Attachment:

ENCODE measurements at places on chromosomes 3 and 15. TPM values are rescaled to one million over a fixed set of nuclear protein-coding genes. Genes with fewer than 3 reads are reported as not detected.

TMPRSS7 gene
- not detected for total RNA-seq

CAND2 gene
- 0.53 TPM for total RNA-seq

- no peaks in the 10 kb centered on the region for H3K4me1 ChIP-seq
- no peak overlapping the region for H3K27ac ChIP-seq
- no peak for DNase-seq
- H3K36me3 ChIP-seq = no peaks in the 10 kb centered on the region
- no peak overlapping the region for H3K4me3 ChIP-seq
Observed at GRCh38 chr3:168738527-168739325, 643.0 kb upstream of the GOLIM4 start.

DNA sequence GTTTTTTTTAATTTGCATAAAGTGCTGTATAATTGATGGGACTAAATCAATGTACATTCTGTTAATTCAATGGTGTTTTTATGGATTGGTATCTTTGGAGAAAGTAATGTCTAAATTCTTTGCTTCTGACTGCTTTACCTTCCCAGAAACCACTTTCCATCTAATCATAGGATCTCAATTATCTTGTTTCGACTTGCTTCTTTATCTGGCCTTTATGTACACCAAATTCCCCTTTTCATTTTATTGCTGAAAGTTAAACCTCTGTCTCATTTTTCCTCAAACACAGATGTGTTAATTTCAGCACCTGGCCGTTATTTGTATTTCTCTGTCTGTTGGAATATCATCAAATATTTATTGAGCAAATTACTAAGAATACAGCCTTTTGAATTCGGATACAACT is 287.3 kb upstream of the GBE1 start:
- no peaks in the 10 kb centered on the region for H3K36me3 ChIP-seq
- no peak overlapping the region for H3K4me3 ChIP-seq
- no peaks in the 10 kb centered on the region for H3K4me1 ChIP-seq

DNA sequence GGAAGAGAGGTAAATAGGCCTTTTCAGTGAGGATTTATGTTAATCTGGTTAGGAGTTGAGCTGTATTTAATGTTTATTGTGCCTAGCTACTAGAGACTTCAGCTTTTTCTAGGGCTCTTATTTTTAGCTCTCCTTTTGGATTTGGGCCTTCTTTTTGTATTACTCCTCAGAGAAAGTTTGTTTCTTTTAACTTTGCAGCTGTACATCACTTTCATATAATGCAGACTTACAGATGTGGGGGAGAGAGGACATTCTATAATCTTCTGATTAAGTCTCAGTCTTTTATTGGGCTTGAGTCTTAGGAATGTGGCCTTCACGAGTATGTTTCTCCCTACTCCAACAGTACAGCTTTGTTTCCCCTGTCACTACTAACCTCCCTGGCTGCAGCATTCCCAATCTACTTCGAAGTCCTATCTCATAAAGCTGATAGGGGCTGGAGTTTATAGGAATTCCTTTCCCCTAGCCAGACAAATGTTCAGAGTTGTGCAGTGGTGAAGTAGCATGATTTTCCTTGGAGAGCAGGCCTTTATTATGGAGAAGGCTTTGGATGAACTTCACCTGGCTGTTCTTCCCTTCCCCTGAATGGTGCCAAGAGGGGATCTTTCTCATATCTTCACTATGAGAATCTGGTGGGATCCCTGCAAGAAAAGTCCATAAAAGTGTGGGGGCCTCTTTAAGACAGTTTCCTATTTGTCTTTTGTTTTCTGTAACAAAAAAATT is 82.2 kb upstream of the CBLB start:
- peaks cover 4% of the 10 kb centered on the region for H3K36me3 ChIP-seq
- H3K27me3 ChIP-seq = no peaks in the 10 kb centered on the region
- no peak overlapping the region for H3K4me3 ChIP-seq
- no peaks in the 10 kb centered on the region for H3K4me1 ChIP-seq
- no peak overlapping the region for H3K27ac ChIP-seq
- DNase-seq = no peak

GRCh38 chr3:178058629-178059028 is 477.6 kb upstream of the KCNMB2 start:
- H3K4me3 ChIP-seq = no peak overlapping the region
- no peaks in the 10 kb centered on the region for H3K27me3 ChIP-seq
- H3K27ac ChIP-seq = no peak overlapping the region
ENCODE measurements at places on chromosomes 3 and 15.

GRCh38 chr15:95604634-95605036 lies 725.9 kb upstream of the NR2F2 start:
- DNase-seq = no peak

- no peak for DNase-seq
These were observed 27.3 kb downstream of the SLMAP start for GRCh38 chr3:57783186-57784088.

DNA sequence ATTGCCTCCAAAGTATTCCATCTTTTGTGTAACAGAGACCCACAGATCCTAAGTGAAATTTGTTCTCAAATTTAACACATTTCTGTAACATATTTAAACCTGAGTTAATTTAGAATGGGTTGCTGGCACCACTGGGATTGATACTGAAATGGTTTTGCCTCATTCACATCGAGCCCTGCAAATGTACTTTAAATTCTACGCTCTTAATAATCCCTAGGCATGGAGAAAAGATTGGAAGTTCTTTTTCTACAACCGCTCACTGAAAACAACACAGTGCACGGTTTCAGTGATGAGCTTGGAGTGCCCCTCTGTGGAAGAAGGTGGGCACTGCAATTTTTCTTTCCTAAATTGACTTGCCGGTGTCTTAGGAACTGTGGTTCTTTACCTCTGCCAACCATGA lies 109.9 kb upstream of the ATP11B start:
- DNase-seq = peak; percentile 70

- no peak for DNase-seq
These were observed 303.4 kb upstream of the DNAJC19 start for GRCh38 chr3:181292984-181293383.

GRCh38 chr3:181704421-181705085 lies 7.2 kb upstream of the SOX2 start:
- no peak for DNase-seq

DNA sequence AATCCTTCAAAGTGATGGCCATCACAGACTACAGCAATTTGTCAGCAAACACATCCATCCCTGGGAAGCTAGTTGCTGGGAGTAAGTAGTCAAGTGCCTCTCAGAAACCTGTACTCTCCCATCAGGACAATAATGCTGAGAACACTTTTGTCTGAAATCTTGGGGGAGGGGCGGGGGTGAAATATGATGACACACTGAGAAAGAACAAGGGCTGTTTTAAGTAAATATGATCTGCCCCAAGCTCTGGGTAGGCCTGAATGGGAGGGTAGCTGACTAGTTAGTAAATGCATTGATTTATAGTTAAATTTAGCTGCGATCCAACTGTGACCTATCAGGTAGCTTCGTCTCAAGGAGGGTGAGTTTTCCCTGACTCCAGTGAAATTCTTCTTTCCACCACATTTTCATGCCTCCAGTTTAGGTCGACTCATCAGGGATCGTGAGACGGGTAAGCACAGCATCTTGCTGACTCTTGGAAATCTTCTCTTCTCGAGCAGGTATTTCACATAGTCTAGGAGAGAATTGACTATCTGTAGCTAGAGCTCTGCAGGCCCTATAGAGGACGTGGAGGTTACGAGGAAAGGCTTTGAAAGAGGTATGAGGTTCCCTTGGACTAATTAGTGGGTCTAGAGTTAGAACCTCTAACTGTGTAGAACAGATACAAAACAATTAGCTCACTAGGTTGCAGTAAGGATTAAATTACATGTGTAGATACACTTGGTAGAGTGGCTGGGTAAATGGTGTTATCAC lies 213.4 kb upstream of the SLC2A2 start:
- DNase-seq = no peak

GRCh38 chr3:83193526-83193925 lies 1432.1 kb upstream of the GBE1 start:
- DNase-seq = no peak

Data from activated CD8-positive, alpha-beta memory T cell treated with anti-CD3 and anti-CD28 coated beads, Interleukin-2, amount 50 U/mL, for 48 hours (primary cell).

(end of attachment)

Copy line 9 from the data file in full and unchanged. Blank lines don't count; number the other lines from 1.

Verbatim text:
- H3K36me3 ChIP-seq = no peaks in the 10 kb centered on the region